MOJAVE — The Burt Rutan-designed Long-EZ airplane looks a little un­usual with its rear engine and ability to “kneel” on the nose when parked, but the popular design for those who build one them­selves can be readily found at airports all over the country.

Ridgecrest residents’ Char and Gary Spencer’s Long-EZ is even more un­usual, as it has been spec­ial­ly outfitted with a Ford V-8 racing engine.

“He has it tricked out,” fellow pilot Cathy Hansen said. “It doesn’t start like a normal engine; it ex­plodes into action.”

The Spencers will speak about how they en­gin­eered the engine’s in­clu­sion in their airplane dur­ing a presentation on Sat­urday at the Mojave Air and Space Port, part of the monthly Plane Crazy Saturday event.

The talk begins at 11 a.m. in the board room, in the Administration Build­ing at the end of Air­port Boulevard.

Seating is limited and visitors are asked to RSVP to info@mojavemuseum.org.

Plane Crazy Saturday is a monthly gathering of aviation enthusiasts pre­sent­ed by the Mojave Trans­portation Museum Foun­dation.

The free, family-friend­ly educational event features a flight line filled with aircraft of varied types and vintages, avail­able for visitors to see up-close.

The event will run from 10 a.m. to 2 p.m. Ad­mis­sion to the flight line with its displays is through the Voy­ager restaurant, in the Administration building. The restaurant opens for break­fast at 8 a.m.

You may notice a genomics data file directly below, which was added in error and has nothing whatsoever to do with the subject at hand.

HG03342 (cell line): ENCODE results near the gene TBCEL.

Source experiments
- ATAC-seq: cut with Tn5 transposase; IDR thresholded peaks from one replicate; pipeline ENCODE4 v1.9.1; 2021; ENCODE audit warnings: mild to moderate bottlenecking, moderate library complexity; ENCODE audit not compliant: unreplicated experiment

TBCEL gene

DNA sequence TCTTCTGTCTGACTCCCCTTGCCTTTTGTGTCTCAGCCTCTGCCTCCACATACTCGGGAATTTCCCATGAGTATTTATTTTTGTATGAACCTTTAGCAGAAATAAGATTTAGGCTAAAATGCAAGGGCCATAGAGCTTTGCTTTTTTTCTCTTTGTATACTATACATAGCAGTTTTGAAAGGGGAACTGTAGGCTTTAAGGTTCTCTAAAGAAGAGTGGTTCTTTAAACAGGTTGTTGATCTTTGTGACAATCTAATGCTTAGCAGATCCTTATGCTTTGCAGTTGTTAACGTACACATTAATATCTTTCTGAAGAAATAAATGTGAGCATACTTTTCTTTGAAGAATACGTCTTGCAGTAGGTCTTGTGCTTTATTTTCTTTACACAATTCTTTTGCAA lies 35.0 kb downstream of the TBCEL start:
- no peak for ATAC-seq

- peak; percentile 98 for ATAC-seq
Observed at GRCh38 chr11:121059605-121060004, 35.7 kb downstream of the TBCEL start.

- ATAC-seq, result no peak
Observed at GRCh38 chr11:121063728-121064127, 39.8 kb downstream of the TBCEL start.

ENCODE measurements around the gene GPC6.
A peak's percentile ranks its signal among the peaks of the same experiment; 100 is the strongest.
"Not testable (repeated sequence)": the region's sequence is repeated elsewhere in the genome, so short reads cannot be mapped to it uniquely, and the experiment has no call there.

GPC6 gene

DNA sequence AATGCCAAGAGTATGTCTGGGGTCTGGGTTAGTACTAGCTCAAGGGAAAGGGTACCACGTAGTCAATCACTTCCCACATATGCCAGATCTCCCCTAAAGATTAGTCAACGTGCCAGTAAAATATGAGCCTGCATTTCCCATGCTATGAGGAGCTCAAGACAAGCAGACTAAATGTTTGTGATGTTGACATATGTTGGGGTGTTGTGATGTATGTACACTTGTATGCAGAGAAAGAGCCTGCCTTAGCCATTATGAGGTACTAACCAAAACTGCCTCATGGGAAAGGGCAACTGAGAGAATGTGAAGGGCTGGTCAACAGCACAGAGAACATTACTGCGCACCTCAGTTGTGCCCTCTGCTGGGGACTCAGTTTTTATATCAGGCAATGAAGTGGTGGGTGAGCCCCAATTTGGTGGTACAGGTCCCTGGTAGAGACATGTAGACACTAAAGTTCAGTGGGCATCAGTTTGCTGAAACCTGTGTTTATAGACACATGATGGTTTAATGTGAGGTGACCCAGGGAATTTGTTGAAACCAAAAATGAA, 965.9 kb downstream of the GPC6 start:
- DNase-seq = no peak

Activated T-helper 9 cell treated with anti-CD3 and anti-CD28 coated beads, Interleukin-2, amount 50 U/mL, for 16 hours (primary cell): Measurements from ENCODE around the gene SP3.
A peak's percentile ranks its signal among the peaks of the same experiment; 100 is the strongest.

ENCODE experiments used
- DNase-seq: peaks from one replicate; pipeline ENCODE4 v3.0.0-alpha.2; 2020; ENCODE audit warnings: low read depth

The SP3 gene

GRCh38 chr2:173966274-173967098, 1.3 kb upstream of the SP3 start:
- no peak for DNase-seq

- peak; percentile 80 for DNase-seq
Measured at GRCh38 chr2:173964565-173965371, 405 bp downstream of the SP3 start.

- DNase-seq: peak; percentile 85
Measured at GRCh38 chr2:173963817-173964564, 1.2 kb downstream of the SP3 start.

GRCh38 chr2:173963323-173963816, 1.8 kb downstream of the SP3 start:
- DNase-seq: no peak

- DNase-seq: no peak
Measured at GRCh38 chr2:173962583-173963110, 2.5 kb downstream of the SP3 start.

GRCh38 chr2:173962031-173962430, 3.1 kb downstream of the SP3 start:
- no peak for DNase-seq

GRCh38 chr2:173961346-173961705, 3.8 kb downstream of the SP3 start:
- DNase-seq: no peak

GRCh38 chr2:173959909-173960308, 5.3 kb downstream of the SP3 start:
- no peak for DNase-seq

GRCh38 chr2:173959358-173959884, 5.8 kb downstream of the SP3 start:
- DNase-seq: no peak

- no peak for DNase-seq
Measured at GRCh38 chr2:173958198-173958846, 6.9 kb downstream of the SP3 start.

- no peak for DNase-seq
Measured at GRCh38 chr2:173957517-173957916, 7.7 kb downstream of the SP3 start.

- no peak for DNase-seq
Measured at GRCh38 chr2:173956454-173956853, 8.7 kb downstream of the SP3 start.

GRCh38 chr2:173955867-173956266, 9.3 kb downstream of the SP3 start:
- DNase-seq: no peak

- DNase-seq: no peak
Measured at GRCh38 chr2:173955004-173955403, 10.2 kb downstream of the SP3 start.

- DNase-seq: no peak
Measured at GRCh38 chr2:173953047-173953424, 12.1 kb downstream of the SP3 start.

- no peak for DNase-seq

Dogs and other an­im­als, other than service animals, are not permitted on the flight line.

Aviation and space art, hats, shirts, books and col­lect­ibles will be av­ail­able for sale.

Spencer’s talk will be a technical presentation, Han­sen said, geared tow­ard the audience that typ­ic­ally leans heavily tow­ard engineers and know­ledgeable airplane en­thu­siasts.

Weather permitting, the airplane will be dis­played on the flight line with the others in order for guests to see it for them­selves, she said.

The Long-EZ is what’s known as a pusher air­plane, in which the airp­lane engine and prop is mount­ed at the rear of the airplane instead of the front.

In this case, eight in­div­id­ual exhaust pipes exit where the engine cowls join around the back.

With the water-cooled Ford racing engine, the souped-up plane has a top speed of 250 mph.

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